Schumann’s Fantasie in C major, Op 17, originally bore the title Obolen auf Beethovens Monument: Ruinen, Trophäen, Palmen: grosse Sonate für das Pianoforte für Beethovens Denkmal, von Florestan und Eusebius, Op12 (Small Contribution to Beethoven’s Monument: Ruins, Trophies, Palms: Grand Sonata for the Pianoforte for Beethoven’s Memorial, by Florestan and Eusebius). It had the alternative and briefer title of Ruine, Siegesbogen und Sternbild (Ruinen, Triumphbogen und Sternenkranz) (Ruins, Triumphal Arch and Constellation).

The matter of the proposed Beethoven monument in Bonn was one that interested a number of musicians. A statue was eventually erected in 1845, largely as the result of the generosity of Franz Liszt, who provided the greater part of the money needed, while reserving to himself the choice of artist. Schumann, who in the end dedicated his Fantasie to Liszt, suggested that a hundred copies of his Grand Sonata, as it was first envisaged, should be sold for the benefit of the fund. This does not seem to have happened, and in any case, before its publication in 1839, the work underwent some revision. Liszt replied enthusiastically to the dedication to him, while offering his assistance to Schumann in his proposed relationship with Clara Wieck, in answer to Schumann’s implied revelation of the state of his affections.

Whatever changes may have been made, the Fantasie remains something of a sonata. It is in three movements, prefaced by four lines from Friedrich Schlegel:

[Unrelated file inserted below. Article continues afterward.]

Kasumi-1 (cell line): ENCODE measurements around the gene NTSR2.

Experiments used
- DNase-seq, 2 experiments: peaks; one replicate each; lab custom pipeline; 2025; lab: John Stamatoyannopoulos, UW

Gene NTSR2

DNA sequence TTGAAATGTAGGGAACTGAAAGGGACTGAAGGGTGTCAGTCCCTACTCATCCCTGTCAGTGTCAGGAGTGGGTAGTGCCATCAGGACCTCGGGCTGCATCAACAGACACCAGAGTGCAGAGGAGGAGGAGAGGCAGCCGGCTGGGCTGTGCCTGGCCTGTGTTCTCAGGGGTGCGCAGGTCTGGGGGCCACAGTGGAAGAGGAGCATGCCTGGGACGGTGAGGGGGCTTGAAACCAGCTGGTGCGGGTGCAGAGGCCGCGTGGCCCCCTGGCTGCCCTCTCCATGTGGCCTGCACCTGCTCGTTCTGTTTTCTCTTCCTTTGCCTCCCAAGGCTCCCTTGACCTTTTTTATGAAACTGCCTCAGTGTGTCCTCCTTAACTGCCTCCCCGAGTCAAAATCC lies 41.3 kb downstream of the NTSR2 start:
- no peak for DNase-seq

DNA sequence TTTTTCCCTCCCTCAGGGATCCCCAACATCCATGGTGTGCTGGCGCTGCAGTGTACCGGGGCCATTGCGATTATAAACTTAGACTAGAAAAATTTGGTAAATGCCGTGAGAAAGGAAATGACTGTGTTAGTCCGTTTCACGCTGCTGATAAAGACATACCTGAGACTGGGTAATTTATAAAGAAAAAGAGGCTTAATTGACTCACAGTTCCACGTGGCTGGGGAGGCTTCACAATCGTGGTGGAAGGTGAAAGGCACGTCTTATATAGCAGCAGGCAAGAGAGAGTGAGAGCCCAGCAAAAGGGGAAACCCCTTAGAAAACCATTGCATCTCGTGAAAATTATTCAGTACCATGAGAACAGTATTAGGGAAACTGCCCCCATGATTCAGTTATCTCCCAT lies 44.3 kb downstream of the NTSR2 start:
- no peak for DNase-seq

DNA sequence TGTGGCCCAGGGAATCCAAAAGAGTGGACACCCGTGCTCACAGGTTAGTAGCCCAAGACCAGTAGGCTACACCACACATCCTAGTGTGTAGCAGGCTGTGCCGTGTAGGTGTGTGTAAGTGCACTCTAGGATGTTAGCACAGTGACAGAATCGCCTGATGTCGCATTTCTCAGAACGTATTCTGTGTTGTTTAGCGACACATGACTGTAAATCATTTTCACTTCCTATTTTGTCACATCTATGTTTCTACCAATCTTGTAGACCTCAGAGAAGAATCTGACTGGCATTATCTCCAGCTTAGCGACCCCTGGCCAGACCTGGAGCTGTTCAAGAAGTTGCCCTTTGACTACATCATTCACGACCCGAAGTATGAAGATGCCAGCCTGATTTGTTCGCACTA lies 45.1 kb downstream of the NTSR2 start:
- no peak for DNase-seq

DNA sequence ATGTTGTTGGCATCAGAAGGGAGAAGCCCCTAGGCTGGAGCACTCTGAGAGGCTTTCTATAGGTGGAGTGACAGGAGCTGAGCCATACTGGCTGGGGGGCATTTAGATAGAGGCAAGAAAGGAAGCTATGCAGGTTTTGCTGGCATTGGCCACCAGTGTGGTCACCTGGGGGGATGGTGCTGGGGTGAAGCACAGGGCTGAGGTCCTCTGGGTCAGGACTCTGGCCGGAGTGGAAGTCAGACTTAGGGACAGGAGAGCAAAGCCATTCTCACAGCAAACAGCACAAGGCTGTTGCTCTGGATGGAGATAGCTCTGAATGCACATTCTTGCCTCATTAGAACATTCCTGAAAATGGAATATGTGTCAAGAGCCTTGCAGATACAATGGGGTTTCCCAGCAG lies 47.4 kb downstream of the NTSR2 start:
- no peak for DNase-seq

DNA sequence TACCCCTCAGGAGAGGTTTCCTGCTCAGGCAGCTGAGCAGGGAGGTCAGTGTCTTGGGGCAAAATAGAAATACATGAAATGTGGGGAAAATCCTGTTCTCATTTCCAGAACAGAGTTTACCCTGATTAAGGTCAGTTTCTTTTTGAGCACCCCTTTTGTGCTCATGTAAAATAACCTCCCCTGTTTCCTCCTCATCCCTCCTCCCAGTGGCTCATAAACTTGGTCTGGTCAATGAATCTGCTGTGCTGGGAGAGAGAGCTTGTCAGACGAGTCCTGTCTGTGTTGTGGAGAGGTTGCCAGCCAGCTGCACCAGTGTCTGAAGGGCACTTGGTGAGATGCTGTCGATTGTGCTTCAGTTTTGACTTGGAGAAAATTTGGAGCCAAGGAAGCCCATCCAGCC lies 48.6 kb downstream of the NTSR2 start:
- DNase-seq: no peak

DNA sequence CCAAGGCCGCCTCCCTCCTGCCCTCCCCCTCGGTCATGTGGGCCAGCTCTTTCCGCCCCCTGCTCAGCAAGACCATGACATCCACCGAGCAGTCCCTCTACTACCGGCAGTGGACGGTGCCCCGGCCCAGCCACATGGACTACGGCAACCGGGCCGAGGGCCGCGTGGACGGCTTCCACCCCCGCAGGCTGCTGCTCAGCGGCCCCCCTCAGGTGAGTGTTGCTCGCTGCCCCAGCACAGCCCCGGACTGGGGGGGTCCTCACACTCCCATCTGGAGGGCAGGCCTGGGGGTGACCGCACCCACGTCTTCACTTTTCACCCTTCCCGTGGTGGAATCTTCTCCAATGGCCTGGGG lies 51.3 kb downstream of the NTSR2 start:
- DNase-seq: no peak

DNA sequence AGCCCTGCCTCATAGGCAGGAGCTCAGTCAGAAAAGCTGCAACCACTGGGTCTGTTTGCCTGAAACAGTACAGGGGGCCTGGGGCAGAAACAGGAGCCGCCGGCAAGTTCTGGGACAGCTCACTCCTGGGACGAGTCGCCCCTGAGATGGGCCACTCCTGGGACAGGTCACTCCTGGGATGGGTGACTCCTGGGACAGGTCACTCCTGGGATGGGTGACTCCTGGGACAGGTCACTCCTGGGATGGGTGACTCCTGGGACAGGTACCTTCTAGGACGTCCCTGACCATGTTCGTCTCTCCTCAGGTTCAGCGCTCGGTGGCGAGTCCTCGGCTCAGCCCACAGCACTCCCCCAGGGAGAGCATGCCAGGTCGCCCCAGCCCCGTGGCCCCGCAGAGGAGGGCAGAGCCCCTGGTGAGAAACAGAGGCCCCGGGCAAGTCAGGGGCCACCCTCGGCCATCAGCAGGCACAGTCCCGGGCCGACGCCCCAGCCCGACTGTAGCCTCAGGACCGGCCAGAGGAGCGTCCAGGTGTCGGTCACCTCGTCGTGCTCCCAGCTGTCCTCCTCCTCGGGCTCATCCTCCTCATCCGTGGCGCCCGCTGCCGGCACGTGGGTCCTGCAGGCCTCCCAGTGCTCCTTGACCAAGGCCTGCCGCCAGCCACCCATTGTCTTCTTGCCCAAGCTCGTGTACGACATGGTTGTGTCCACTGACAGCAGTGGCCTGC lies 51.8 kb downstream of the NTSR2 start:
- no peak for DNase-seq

Durch alle Töne tönet
in bunten Erdentraum
ein leiser Ton gezogen
für den, der heimlich lauschet.
(Through all the notes that sound
in the varied dream of earth,
a gentle sound there is
for the one who listens secretly.)

The first movement, marked Durchaus phantastisch und leidenschaftlich vorzutragen (In a fantastic and passionate manner throughout), contains fragments of Beethoven’s An die ferne Geliebte (To the Distant Beloved), but is dominated by a supremely lyrical melody, while a second melody is to be played im Legenden-Ton (As a legend). This secondary section serves, in fact, as a development. The triumphal march of the second movement, to be played with energy, makes its own technical demands, and is followed by a meditative final section, allowing Eusebius to cap the exertions of Florestan.

The Toccata in C major, Op 7, was published in 1834 and dedicated to Schumann’s close friend Ludwig Schunke, a young pianist, pupil of Kalkbrenner and Herz. Schumann introduced Schunke to Wieck’s circle in Leipzig and nursed him through his final illness in 1834, the year following their first meeting. Schunke’s friendship was of the greatest help to Schumann in his recovery from severe depression and in the foundation of the notional Davidsbund, the League of David, the group imagined to fight against the enemies of true art, the Philistines. Schunke, an infant prodigy, son of a Stuttgart horn-player, mastered this Toccata toccatarum, later an important item in the virtuoso repertoire of the young Clara Wieck, whose technical accomplishment in the Toccata impressed Mendelssohn, when he visited the Wiecks in Leipzig in 1834. It seems that the Toccata had been first devised about 1830, while Schumann was in Heidelberg, offering the composer a technical challenge to his own virtuosity as a pianist. It was later revised, before its final publication.

Keith Anderson